I grew up a mile from Schwendemans Taxidermy Studio, the father and son firm that has worked with The American Museum of Natural History for fifty years. One day in 1994 after a safari gone awry, I wandered into their dusty workshop with its stuffed owls, antelope heads, snake skeletons, and strange tools. I found the place completely engrossing and wanted to know more about this intriguing art form that thrives despite its fringe reputation. Over the years I’ve come to understand what compels people to preserve dead animals: the answer, you’ll find in Still Life, turns out to be far different than what I expected when I first immersed myself in the taxidermy world: an absurd—almost fanatical—love of animals and the beauty of organic forms.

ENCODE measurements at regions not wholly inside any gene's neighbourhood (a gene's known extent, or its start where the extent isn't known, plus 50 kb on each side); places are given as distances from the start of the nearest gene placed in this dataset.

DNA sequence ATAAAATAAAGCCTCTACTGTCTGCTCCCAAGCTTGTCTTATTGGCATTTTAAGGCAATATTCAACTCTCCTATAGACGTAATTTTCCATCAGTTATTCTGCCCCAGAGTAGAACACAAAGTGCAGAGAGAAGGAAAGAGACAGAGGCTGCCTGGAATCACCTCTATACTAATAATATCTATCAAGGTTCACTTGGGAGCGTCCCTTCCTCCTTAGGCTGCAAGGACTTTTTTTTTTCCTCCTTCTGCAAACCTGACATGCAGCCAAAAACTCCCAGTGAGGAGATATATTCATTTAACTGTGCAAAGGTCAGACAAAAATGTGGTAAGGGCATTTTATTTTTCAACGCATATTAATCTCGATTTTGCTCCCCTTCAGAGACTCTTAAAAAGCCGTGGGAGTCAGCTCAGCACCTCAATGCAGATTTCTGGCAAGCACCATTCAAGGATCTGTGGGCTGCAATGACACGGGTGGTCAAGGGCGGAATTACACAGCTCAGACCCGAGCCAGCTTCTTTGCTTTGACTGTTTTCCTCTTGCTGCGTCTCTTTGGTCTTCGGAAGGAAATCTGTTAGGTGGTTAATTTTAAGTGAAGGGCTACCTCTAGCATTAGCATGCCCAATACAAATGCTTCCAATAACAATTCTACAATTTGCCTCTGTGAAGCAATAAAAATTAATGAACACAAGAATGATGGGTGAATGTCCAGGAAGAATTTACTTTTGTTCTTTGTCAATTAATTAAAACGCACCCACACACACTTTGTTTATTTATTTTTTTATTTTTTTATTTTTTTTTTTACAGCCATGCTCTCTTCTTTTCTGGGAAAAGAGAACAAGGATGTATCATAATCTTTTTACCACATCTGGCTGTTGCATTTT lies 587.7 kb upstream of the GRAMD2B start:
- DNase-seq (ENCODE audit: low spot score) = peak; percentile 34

In addition to the Schwendemans, whom I cover in the book, I spent years shadowing a Smithsonian contractor and bear hunter from Alberta who recreates extinct species; and the provocative English sculptor who preserves the animals for Damien Hirst. Combined, these gifted taxidermists’ obsessions (science, hunting, art, respectively) tell the whole story of taxidermy, I believe. In the end, however, it’s the taxidermists’ love of nature and their unending quest to understand it on its own terms, which ultimately unites my characters more than even the science or art of their craft. This emotional depth and striving can be found in any human endeavor, I believe, no matter how unusual.

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© 2010 Melissa L. Milgrom  All rights reserved.